The Democratic National Committee is now openly touting Hillary Clinton, the Democratic Party’s 2016 presidential front-runner, as a progressive candidate.
The DNC blasted out the declaration in one of two May 30 fundraising emails — sent just hours apart — about former Maryland Gov. Martin O’Malley, the third Democrat to enter the 2016 presidential fray.
The second appeal for cash, entitled “Martin O’Malley,” trumpeted — in all capital letters — “MARTIN O’MALLEY IS IN…” and then “THESE TWO PROGRESSIVES ARE IN TOO…”
The highly-visual email then displayed images of Hillary Clinton and Sen. Bernie Sanders, the two Democratic presidential candidates who had already announced presidential bids.
Next, with the ominous capitalized words “BUT SO ARE THEY,” the DNC warned email recipients that eight Republicans have also announced presidential bids.
The order in which the DNC presented photos of these eight Republicans — in black and white and surrounded by menacing red trim — is interesting.
Ben Carson, a retired surgeon who has never held an electoral office, is first, followed by Sen. Rand Paul.
Three-time candidate Mike Huckabee is third followed by Sen. Ted Cruz.
Sen. Marco Rubio is a lowly seventh, followed by former New York Gov. George Pataki.
The meaning of progressivism remains nebulous among Democrats and on the left in a general. In nearly as many words as The Gettysburg Address, Sen. Elizabeth Warren explained the political philosophy at a 2014 Netroots Nation conference by presenting 11 tenets.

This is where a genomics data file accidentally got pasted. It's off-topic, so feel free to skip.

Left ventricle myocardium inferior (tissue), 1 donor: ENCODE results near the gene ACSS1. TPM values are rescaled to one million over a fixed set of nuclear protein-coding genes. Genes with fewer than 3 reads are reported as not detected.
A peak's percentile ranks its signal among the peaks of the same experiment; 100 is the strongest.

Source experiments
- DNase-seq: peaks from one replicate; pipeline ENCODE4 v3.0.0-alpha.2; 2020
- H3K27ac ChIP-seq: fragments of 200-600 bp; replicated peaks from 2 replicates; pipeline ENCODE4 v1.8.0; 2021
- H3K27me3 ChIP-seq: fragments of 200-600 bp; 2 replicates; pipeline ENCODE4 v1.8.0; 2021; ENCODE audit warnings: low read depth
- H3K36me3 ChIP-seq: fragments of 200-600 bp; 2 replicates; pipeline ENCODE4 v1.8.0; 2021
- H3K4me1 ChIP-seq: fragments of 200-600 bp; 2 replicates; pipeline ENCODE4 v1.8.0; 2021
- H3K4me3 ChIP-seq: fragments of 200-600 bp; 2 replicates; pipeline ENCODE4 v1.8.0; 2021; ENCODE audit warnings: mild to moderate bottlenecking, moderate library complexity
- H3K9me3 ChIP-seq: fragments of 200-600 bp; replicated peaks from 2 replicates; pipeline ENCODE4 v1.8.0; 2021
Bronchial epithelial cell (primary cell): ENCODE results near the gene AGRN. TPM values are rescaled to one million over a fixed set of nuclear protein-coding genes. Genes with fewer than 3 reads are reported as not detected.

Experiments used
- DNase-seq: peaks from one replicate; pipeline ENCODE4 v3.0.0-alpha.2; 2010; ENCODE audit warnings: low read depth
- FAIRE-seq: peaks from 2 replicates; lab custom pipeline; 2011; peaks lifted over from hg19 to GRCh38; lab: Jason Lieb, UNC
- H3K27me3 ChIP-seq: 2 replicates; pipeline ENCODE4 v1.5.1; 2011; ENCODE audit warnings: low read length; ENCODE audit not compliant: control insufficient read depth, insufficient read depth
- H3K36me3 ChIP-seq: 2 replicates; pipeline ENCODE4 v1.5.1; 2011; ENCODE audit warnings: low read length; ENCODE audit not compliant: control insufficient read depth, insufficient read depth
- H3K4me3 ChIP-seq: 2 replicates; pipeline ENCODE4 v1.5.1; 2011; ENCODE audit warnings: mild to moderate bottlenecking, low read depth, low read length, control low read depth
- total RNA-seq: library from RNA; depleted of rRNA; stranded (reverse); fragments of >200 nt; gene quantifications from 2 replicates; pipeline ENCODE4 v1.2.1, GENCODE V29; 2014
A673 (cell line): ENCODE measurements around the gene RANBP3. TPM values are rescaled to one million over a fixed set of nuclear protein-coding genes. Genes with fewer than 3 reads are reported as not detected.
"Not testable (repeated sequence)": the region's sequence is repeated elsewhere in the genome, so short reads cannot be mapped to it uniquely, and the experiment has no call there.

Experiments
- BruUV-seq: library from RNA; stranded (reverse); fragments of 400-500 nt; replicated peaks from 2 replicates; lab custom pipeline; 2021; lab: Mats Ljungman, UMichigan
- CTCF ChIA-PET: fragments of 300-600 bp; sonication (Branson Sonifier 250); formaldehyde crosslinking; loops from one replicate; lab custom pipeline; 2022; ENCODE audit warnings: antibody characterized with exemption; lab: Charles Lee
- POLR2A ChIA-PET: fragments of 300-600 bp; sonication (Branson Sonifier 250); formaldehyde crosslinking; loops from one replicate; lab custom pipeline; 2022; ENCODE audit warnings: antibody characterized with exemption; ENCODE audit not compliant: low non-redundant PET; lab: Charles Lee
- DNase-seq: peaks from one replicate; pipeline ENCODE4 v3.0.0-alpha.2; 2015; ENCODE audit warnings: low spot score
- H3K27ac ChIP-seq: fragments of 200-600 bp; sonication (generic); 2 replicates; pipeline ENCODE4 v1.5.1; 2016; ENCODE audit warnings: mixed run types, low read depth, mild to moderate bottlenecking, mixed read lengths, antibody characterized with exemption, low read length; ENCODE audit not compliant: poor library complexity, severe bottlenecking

Warren’s tenets include significantly increased bureaucracy, vast education entitlement spending, increased subsidies for poor and elderly people, “equal pay for equal work,” government limitations on religious speech, increased immigration, planetary stewardship and of course, a minimum wage increase and strenuous Internet regulation, according to National Journal.
Alternatively, according to Dissident Voice, “a radical newsletter in the struggle for peace and social justice,” progressivism is a political umbrella which encompasses “environmentalism, labor, agrarianism, anti-poverty, peace, anti-racism, civil rights, women’s rights, animal rights, social justice and political ideologies such as anarchism, communism, socialism, social democracy, and liberalism.”
Back in April, O’Malley jabbed Clinton for changing her positions on several issues in an apparent effort to better appeal to the progressives in her party. (RELATED: Martin O’Malley Takes Apparent Jab At Hillary For Pandering To Progressives)
“I believe that we are best as a party when we lead with our principles and not according to the polls,” O’Malley said about seven weeks ago. “And every election is about the future. And leadership is about making the right decision, and the best decision before sometimes it becomes entirely popular.”
For her second attempt at the presidency, Clinton has veered to the left on a host of issues including gay marriage and drivers licenses for illegal immigrants.